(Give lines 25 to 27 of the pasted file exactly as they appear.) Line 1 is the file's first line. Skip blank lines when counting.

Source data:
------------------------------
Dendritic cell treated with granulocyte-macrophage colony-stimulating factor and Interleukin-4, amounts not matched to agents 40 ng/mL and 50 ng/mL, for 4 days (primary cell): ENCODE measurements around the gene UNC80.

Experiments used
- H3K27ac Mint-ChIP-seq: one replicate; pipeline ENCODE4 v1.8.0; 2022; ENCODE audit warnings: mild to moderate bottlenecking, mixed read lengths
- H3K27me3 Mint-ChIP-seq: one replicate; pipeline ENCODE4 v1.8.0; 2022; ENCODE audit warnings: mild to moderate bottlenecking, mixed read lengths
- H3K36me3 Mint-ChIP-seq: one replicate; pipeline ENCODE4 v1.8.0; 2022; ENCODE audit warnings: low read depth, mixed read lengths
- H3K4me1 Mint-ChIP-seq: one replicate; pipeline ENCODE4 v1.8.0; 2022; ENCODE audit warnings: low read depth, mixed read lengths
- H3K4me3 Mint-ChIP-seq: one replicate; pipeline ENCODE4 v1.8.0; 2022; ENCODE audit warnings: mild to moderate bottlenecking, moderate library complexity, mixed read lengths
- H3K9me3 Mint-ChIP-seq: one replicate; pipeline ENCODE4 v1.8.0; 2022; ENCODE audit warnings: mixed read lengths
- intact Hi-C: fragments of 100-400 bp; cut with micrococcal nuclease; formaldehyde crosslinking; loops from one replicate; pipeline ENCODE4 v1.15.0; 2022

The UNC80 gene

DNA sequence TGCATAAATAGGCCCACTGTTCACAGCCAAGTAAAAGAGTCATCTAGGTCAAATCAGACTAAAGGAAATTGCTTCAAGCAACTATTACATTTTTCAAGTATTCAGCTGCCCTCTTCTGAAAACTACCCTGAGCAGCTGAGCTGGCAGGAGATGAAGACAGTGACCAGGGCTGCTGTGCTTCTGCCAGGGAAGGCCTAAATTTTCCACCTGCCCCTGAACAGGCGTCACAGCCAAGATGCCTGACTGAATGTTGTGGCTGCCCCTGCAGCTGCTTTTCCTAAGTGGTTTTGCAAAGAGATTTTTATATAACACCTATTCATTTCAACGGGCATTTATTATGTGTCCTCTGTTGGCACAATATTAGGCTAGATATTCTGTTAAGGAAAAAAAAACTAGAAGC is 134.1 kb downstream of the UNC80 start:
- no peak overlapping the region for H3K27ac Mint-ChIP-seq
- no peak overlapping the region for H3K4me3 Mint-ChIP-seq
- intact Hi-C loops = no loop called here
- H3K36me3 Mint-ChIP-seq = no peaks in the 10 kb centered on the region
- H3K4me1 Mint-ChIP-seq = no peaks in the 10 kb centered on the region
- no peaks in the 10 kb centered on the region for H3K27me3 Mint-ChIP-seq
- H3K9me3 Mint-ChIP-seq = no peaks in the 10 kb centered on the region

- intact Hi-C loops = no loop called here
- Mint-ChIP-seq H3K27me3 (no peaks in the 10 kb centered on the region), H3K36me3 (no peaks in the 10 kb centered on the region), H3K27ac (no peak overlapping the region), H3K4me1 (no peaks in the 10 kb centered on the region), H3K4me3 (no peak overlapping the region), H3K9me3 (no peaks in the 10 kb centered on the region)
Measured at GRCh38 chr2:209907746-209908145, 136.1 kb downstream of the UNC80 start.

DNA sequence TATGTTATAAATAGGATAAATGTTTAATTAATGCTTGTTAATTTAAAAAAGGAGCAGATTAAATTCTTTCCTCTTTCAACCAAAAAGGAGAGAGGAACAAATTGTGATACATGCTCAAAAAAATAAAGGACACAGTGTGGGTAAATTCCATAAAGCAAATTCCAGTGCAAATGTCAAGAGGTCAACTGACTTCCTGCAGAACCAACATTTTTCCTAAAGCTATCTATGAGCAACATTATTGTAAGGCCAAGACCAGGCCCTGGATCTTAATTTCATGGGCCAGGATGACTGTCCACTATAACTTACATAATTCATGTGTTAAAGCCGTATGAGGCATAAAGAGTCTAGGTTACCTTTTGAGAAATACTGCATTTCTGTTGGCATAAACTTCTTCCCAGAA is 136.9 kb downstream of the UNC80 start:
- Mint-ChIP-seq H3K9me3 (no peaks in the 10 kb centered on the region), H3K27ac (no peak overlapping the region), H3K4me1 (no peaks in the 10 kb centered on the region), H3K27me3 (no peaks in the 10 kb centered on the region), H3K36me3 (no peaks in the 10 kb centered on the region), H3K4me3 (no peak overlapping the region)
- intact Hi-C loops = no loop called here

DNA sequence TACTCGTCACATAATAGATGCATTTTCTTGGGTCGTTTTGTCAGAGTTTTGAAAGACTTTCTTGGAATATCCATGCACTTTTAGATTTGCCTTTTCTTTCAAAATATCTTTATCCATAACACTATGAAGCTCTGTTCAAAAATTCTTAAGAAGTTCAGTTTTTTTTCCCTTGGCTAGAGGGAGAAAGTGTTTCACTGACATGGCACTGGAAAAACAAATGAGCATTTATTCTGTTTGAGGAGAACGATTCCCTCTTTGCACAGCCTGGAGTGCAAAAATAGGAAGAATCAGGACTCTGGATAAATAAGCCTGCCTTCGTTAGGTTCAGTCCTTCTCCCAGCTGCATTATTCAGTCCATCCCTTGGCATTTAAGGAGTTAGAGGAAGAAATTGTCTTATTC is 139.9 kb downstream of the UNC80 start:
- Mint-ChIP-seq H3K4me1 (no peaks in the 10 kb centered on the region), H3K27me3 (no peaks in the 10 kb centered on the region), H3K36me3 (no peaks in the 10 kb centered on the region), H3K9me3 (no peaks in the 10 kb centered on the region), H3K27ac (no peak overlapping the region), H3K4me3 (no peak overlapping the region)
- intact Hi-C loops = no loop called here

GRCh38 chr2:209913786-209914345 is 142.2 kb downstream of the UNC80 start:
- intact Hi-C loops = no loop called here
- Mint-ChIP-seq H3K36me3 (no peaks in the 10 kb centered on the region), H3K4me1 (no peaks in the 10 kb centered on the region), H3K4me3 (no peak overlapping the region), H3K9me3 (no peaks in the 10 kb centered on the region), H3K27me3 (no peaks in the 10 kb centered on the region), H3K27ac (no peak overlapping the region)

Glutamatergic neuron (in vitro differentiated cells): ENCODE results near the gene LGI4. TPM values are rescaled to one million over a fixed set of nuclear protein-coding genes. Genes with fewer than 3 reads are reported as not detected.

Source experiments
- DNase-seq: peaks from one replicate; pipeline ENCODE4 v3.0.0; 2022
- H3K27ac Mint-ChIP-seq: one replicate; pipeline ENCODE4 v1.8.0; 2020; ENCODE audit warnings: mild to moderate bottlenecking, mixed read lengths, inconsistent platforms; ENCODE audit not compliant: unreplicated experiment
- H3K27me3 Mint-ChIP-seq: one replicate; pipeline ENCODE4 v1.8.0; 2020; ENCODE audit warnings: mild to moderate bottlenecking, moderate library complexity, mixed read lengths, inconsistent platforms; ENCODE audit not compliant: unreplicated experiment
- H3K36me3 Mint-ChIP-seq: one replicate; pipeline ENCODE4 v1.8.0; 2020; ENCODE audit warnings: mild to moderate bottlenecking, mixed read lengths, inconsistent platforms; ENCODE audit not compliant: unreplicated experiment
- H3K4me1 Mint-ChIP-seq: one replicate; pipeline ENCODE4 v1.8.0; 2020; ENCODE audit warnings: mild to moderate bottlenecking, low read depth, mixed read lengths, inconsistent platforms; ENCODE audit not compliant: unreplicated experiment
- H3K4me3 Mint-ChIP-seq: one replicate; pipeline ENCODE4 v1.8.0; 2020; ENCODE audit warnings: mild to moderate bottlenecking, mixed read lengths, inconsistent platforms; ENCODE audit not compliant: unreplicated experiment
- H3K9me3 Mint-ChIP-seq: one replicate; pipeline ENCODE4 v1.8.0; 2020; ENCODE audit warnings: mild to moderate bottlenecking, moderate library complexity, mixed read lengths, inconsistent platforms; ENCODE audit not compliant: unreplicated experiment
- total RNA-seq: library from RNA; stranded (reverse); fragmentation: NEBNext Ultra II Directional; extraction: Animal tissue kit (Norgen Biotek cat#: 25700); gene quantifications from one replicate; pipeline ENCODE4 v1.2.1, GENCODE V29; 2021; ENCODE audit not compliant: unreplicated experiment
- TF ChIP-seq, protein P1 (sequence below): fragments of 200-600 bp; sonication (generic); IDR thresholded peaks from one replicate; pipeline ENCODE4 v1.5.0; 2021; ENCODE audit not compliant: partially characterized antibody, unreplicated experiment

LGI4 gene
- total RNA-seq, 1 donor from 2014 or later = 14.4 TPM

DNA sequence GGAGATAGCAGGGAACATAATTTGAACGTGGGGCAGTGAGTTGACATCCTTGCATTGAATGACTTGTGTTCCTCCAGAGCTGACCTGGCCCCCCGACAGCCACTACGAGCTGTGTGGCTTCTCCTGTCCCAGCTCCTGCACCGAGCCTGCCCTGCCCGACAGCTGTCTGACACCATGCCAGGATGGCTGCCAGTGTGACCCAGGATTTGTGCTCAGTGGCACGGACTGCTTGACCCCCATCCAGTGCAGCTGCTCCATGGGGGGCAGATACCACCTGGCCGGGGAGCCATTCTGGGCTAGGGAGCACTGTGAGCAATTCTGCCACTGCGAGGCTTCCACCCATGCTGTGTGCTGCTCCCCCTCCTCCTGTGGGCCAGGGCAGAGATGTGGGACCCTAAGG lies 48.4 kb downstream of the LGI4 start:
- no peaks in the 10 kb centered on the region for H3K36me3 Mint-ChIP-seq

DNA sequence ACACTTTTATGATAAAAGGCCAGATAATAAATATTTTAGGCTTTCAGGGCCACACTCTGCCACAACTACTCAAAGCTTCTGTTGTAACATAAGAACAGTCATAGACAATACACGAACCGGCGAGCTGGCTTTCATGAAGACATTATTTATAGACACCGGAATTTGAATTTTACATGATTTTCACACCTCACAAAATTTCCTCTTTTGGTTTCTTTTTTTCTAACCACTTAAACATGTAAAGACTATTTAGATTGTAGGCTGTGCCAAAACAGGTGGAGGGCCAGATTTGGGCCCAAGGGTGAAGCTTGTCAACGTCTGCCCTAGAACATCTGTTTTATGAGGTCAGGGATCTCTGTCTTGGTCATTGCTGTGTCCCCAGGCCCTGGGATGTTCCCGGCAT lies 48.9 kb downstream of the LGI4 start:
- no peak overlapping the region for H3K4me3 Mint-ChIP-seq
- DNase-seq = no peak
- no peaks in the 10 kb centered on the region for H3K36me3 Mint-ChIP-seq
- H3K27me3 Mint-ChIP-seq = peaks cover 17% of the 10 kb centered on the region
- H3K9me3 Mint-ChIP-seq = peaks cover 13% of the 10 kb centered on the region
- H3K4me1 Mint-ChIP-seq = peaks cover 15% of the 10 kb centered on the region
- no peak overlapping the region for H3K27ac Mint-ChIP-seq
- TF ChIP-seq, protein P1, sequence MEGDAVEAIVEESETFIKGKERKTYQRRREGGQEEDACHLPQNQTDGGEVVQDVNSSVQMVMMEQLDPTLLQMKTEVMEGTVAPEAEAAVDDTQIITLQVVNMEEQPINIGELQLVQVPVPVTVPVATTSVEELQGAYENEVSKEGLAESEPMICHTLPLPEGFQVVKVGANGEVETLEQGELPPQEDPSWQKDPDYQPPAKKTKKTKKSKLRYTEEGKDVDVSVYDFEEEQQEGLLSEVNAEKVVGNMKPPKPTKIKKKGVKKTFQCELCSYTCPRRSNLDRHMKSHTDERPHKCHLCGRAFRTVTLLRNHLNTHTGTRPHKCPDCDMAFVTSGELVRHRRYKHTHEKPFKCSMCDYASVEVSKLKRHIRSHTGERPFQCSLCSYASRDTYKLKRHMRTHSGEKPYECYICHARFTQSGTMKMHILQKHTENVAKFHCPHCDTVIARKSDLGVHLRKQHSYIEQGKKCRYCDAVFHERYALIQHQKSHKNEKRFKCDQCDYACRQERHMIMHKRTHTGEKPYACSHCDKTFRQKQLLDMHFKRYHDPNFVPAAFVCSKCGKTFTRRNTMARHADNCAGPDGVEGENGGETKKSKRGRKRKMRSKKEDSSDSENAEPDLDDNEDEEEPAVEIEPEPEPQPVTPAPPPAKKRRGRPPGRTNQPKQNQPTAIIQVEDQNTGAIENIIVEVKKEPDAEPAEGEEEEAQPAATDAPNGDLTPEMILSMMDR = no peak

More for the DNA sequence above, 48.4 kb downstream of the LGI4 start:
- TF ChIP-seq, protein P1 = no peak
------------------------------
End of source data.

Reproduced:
DNA sequence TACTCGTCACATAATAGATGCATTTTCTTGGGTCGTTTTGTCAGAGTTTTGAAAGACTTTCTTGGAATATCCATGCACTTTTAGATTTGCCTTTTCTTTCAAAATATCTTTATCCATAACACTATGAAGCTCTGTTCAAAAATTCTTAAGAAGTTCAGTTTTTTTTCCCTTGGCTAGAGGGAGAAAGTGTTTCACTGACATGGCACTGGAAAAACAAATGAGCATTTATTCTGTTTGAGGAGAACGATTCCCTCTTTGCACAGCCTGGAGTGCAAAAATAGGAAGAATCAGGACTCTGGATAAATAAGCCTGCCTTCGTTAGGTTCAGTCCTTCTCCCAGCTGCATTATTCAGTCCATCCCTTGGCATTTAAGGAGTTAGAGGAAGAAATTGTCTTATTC is 139.9 kb downstream of the UNC80 start:
- Mint-ChIP-seq H3K4me1 (no peaks in the 10 kb centered on the region), H3K27me3 (no peaks in the 10 kb centered on the region), H3K36me3 (no peaks in the 10 kb centered on the region), H3K9me3 (no peaks in the 10 kb centered on the region), H3K27ac (no peak overlapping the region), H3K4me3 (no peak overlapping the region)
- intact Hi-C loops = no loop called here